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The Mythology of Aspirin

by Stephen Propatier

May 22, 2014

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Donate Aspirin is one of the modern medicine's best known and successful medications. It was the first safe effective anti-inflammatory treatment. It was one of the safest early pain medications. Initially used for fevers, aches, and pains, it is known world wide. Similar to all medicines aspirin has side effects and dangers but overall it is one of the most successful medications, ever.

There is a mythology that surrounds the origin of aspirin. It is commonly believed to be a folk herbal remedy that became a medicine. According to legend, aspirin was widely used in the ancient world as inflammation reducer. It was obtained primarily from willow bark and is often trumpeted by naturalists and homeopathy proponents as a shining example of how folk medicine produced a winning treatment. For years I wrongly assumed that this legend is in fact the history of the drug. Although it's a compelling narrative that plays well in the alternative medicine community, it is a confabulation. The story of aspirin is not a success story for folk medicine herbalists. It is a story about the success of science based synthetic medicine.

Here is a typical example of the alternative medicine narrative surrounding aspirin, taken from the CNN online article, "From a tree, a 'miracle' called aspirin":
The word 'aspirin' wasn't a coincidence. It comes from Spiraea, a biological genus of shrubs that includes natural sources of the drug's key ingredient: salicylic acid. This acid, resembling what's in modern-day aspirin, can be found in jasmine, beans, peas, clover and certain grasses and trees.

The ancient Egyptians used willow bark as a remedy for aches and pains, said Diarmuid Jeffreys, author of 'Aspirin: The Remarkable Story of a Wonder Drug.' They didn't know that what was reducing body temperature and inflammation was the salicylic acid.

Hippocrates, the Greek physician who lived from about 460 to 377 B.C., wrote that willow leaves and bark relieved pain and fevers.

It wasn't until thousands of years later that people began to isolate the key ingredients of aspirin. An 18th-century clergyman, Edward Stone, rediscovered aspirin, in effect, when he wrote a report about how a preparation of powdered willow bark seemed to benefit 50 patients with ague and other maladies, Roueché wrote.
Ague is a vague archaic term for malaria and/or other febrile illnesses. There is a major component missing from this narrative. Willow bark or other natural forms of "aspirin" are not aspirin. Willow bark yields salicylic acid. Salicylic acid derived from willow bark does indeed have a medicinal effect. It can be an erratic fever reducer/anti-inflammation chemical. I use the term erratic because the dose varies from plant to plant and even the same tree's bark can yield different levels. The story of aspirin is much better than "willow bark gave us aspirin."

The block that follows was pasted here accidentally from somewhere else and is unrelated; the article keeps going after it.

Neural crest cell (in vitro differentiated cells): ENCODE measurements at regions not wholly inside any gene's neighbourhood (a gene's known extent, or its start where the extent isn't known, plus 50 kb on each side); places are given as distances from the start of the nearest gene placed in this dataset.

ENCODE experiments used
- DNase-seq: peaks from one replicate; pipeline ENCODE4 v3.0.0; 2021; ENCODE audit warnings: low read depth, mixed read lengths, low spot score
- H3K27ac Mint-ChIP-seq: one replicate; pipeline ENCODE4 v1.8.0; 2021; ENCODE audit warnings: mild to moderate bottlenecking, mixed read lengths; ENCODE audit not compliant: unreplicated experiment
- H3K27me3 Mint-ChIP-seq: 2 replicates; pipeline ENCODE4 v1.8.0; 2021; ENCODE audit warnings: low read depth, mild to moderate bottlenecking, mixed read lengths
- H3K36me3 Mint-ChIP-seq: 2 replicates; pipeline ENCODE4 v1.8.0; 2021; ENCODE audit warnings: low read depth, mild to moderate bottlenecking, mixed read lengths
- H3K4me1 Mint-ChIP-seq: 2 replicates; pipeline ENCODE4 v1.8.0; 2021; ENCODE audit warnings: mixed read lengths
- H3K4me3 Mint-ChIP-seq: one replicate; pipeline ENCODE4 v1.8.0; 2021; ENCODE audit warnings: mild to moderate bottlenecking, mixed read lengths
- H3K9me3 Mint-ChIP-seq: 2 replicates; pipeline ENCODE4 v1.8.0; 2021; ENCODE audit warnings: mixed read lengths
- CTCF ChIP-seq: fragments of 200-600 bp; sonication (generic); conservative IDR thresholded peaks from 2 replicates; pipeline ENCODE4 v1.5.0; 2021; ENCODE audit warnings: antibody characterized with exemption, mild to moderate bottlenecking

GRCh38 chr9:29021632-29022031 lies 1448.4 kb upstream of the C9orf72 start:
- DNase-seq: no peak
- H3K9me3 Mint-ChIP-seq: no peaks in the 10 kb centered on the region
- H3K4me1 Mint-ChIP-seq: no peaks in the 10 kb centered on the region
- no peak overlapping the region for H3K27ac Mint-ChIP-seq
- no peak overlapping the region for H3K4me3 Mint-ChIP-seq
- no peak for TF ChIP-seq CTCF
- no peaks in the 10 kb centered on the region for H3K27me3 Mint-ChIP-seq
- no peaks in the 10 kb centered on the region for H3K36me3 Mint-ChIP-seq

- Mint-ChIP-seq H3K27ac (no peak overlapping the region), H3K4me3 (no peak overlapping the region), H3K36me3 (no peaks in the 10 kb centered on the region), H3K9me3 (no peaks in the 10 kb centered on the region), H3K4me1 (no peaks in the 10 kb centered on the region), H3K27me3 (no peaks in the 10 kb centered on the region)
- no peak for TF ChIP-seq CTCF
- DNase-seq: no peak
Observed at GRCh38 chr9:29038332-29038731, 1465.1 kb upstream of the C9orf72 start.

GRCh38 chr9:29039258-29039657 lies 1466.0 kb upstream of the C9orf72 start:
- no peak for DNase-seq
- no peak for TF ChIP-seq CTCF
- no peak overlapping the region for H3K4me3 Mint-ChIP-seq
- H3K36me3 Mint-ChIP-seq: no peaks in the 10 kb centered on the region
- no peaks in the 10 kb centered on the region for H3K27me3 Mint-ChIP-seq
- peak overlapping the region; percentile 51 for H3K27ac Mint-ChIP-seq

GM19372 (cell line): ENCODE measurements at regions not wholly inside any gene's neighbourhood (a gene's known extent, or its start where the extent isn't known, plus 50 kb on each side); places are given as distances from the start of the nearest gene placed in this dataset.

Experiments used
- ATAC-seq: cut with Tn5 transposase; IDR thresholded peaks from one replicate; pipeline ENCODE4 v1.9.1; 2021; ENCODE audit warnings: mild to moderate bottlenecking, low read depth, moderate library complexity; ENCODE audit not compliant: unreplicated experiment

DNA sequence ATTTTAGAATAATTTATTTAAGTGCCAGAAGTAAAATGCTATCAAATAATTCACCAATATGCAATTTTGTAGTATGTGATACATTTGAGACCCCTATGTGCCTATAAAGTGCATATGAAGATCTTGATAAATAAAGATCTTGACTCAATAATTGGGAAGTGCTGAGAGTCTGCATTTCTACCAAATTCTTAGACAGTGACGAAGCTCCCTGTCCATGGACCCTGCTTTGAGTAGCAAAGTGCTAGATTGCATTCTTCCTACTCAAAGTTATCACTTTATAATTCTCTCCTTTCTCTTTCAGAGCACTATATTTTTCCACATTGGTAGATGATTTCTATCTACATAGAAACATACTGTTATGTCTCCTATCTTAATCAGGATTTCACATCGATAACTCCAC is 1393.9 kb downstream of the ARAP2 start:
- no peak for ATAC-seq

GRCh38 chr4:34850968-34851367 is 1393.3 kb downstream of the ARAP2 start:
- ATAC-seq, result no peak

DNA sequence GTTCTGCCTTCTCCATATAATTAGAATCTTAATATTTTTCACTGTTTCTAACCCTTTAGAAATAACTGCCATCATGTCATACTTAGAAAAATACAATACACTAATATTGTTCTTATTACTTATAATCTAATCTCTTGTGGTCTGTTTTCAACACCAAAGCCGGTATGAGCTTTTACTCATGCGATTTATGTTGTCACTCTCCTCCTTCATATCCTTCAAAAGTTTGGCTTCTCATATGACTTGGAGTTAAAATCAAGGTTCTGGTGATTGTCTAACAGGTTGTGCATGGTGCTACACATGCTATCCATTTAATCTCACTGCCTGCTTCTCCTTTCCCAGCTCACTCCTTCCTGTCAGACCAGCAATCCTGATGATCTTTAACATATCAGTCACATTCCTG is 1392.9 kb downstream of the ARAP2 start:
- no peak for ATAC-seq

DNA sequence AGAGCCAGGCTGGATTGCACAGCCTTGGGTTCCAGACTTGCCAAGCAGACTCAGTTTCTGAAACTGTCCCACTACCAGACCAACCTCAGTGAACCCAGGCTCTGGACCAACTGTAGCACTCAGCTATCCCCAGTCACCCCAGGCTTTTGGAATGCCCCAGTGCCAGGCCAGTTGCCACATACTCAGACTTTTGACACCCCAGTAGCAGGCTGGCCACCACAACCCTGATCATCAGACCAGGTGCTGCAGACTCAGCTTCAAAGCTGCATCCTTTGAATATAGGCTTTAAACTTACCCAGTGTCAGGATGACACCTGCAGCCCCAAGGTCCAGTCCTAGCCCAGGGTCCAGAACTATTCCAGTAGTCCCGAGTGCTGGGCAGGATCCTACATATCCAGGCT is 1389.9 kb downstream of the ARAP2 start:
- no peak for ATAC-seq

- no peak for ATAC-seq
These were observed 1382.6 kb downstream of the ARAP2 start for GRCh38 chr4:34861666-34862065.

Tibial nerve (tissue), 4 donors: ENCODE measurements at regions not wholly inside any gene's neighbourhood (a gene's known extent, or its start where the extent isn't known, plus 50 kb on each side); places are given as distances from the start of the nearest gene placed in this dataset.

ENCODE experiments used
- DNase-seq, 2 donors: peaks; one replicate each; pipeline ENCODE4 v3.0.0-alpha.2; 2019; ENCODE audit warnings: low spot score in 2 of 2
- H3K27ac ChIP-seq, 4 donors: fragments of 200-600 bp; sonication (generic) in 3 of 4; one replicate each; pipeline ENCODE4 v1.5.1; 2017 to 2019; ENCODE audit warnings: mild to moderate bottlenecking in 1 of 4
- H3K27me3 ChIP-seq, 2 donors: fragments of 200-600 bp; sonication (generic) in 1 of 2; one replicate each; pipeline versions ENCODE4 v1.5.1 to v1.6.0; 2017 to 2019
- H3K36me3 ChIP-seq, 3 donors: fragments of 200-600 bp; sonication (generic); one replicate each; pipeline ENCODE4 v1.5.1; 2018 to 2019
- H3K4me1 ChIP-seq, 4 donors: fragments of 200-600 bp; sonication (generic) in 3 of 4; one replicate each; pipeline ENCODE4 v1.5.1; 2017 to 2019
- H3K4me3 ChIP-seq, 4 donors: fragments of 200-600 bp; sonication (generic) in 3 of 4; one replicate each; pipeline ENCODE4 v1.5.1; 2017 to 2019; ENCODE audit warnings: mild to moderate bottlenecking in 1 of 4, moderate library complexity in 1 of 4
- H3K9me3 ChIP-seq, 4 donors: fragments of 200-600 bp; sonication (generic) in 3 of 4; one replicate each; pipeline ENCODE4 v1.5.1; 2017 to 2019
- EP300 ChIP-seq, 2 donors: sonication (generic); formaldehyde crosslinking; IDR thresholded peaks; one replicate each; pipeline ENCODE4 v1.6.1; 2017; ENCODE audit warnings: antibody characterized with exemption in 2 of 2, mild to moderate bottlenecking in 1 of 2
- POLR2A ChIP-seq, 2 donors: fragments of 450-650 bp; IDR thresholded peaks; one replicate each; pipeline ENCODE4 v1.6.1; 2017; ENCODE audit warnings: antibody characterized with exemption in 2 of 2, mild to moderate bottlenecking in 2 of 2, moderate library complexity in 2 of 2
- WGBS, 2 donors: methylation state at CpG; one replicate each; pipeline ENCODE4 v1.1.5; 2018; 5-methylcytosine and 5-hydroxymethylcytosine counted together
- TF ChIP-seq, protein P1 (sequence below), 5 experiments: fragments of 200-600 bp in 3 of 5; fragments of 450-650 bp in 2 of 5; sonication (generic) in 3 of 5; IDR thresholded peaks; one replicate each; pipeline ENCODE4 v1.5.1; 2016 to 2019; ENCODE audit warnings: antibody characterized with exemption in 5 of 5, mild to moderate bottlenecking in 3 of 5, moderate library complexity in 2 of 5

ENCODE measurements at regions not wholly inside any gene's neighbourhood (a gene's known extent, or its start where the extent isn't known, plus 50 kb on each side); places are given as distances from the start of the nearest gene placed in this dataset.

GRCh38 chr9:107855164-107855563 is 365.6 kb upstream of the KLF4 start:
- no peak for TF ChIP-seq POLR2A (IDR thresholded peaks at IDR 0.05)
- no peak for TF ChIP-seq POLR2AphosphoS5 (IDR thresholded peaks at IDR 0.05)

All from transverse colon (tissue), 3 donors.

Salicylic acid was used to treat fevers. It worked, somewhat. It had a major failing: it made people vomit. Also, salicylic acid does not provide pain relief. It wasn't until a chemist began looking for a use for the industrial waste coal tar that aspirin was devised. Coal tar derivative acetanilide had been successfully used to create the medicine paracetamol (Tylenol). A German chemist named Felix Hoffmann sought to find an alternate way to treat arthritis utilizing sodium salicylate. The therapeutic dose to decrease inflammation was a massive 6-8 grams. It caused patients considerable pain and gastrointestinal irritation. He began looking for a less acidic formulation, which led him to synthesize acetylsalicylic acid, a compound that shared the therapeutic properties of other salicylates but not the strong acidity that he believed caused stomach irritations.

Bayer Pharmaceuticals' archives gives this account of Hoffmann's discovery:
It was mostly by chance that he made a discovery of historic significance on August 10, 1897. By acetylating salicylic acid with acetic acid, he succeeded in creating acetylsalicylic acid (ASA) in a chemically pure and stable form. The pharmacologist responsible for verifying these results was skeptical at first, yet the extent of this pharmaceutical wonder became clear once several large-scale studies to investigate the substance's efficacy and tolerability had been completed: Hoffmann had discovered a pain-relieving, fever-lowering and anti-inflammatory substance. The company then worked flat out to develop a cost-effective production process that would allow the promising active ingredient to be supplied as a pharmaceutical product. In 1899 it was launched for the first time under the trade name Aspirin, initially as a powder supplied in glass bottles. Aspirin has made the Bayer name world-famous like no other drug product.
Although it is true that the name is a portmanteau of the word "acetyl" and the taxonomic name for Meadowsweet (Spiraea ulmaria), derived from the old German word for salicylic acid, Spirsure, the drug was named and trademarked by the Bayer corporation. The name was the brainchild of the drug's inventor—not a homage to the herbal remedies of old.

Aspirin is not a testament to what folk/herbal medicine can teach us. Rather it is a shining example of what modern chemistry and the scientific method can do. Aspirin has stood the test of time and is primarily used today as an anti-platelet drug. Aspirin represents the benefits of modern scientific methodology and chemistry. Without modern chemistry and science we might still be using salicylic acid to treat arthritis. I wouldn't want to drink wart remover daily for arthritis. For, you see, that is what salicylic acid is currently used for... burning off warts.


by Stephen Propatier

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